Bretzke’s style, as well as his choice of subject matter, is very reminiscent of Van Gogh’s painting, not least because of the concentricity of the brushstrokes. The artist ends the session by affixing details in the shadows, refreshing the darks, and deriving reflections on the bodywork that he achieves by scratching the canvas with the bottom of the brush.

“When the tonal values are in place, there is no reason to worry about the success of the work,” said the artist, who manages to capture the scenery in a realistic and impressionistic manner at the same time while working accurately in the telling of his story. 

Carl Bretzke’s final nocturne painting demonstration

Artist Carla Bosch, originally from South Africa, has created in acrylic a sunset scene taken from a prairie located between Georgetown and Liberty Hill. Her fresh and innovative way of developing the composition, with brushstrokes reminiscent of both Impressionist and Expressionist styles, was certainly influenced by her background in the design environment. 

In creating the drawing, from which she began with a warm underpainting made with white and Mars Orange spread in a thin layer, she constructed an outline drawing that also took into account perspective in relation to sunlight projections.

To define the drawing she used vine charcoal, a useful tool because it was easily removed if compositional errors were made. Using a not particularly diluted color she later made the block in shapes starting with the darkest areas and then going into different brushstrokes: flat, short and varied in the darkest areas; long and more homogeneous in the lighter areas of the composition.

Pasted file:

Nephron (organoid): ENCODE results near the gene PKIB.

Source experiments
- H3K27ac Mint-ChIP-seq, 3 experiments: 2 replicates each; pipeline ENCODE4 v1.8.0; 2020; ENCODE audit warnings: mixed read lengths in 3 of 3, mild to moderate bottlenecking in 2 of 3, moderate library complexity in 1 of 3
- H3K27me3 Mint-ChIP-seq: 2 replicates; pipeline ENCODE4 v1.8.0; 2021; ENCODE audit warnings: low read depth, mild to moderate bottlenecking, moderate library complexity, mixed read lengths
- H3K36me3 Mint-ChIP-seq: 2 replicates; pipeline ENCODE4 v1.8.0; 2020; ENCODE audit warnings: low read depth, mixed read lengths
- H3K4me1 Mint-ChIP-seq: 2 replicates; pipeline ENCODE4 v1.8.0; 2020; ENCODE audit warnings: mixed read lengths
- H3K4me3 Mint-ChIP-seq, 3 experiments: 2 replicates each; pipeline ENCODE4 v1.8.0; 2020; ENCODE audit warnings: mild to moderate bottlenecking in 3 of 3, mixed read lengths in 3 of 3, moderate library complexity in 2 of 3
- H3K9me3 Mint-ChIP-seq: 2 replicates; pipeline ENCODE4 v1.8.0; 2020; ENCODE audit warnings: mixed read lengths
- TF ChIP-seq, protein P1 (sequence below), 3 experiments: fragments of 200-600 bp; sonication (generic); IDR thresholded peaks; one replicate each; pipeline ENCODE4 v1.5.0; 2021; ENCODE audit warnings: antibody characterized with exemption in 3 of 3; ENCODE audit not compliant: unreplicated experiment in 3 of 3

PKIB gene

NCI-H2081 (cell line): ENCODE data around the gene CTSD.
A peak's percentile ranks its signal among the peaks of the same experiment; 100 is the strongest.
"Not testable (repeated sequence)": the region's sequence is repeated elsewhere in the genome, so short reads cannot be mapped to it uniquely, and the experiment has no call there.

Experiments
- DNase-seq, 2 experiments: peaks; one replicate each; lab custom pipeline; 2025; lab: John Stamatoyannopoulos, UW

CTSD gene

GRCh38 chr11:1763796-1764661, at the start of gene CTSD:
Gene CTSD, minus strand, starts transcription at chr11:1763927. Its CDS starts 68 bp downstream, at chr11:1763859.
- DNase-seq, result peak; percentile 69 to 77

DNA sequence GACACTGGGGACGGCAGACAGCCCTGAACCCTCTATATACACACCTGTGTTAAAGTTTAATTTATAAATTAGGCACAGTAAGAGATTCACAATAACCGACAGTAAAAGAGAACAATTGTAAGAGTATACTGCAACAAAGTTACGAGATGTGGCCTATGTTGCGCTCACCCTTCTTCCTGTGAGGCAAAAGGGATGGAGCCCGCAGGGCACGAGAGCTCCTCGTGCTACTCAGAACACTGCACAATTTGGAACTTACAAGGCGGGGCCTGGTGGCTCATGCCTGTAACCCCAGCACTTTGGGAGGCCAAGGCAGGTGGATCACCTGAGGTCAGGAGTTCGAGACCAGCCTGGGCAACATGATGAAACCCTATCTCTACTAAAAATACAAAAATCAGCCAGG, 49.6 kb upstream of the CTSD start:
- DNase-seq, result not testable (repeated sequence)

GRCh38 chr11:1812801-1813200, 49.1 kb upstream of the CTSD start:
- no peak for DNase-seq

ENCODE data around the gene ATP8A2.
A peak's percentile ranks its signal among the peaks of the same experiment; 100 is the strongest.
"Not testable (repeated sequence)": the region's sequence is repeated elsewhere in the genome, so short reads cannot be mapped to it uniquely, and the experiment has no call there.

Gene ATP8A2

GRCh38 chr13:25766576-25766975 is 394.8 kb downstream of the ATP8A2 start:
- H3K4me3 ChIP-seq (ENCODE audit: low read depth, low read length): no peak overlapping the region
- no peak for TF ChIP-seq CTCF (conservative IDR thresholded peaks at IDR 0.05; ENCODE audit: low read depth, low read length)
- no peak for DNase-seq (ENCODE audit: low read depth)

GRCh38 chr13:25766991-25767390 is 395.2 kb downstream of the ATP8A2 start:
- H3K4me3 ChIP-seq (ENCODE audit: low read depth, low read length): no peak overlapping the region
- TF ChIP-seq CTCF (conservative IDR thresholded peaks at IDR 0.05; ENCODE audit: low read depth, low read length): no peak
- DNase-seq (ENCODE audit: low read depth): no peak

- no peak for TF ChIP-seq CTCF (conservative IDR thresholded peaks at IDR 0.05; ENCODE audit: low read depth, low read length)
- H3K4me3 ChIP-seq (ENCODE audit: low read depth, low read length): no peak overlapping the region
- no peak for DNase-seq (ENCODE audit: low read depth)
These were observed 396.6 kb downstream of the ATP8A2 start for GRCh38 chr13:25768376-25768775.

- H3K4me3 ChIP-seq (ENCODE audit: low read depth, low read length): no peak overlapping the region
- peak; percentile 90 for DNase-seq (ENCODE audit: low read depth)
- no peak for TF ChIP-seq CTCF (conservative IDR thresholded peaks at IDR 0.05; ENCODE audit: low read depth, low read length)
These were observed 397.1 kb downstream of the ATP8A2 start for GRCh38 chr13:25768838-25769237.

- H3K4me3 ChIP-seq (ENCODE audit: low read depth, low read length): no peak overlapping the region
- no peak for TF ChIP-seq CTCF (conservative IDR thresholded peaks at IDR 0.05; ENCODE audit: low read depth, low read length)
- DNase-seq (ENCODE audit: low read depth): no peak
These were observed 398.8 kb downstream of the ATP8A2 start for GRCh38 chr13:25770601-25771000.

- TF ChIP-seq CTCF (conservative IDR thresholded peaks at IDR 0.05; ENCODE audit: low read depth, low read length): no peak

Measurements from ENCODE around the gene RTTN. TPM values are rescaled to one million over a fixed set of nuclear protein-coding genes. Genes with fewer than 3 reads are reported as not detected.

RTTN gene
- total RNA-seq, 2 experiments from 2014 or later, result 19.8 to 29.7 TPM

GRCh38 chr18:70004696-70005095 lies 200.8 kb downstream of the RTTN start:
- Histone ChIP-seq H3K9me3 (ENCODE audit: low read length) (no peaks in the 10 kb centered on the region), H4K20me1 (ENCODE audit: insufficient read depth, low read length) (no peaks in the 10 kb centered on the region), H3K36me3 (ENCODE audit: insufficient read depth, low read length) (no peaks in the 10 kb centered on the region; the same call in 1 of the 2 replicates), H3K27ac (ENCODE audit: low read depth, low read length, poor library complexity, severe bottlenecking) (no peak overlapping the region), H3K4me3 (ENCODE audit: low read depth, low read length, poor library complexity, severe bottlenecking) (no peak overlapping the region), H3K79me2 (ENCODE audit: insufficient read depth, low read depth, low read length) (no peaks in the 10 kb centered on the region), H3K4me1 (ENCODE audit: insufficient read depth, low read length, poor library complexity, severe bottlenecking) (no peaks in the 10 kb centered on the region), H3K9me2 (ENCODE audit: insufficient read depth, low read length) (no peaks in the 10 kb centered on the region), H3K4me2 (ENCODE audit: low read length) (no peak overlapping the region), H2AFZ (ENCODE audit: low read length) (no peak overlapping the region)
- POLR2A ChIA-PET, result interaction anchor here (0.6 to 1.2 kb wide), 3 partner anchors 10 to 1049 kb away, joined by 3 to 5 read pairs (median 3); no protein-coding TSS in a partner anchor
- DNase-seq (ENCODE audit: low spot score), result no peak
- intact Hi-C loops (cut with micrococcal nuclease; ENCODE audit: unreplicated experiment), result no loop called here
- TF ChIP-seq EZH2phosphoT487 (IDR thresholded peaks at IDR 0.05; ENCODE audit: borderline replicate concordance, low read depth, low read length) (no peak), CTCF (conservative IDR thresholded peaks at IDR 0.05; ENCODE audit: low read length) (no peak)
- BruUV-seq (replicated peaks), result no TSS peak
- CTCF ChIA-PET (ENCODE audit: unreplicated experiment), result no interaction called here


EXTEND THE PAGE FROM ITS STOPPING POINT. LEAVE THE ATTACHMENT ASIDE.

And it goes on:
Her degree of confidence in representing the scene allowed her to use important color contrasts with which she emphasized the volume of the elements. 

During the demo, the artist showed that she plays a lot with color because what matters to her is not finding the color corresponding to the real thing, but rather creating impressions that can communicate directly with the viewer. 

According to Bosch, what matters most in plein-air painting is: “having a confidential approach and proceeding without fear because any mistakes can be corrected at any moment of the compositional process.” 

The end result was a surprisingly varied palette of the interpreted scene in which her unmistakable style emerges.  

Carla Bosch’s compositional design
Carla Bosch’s final work painting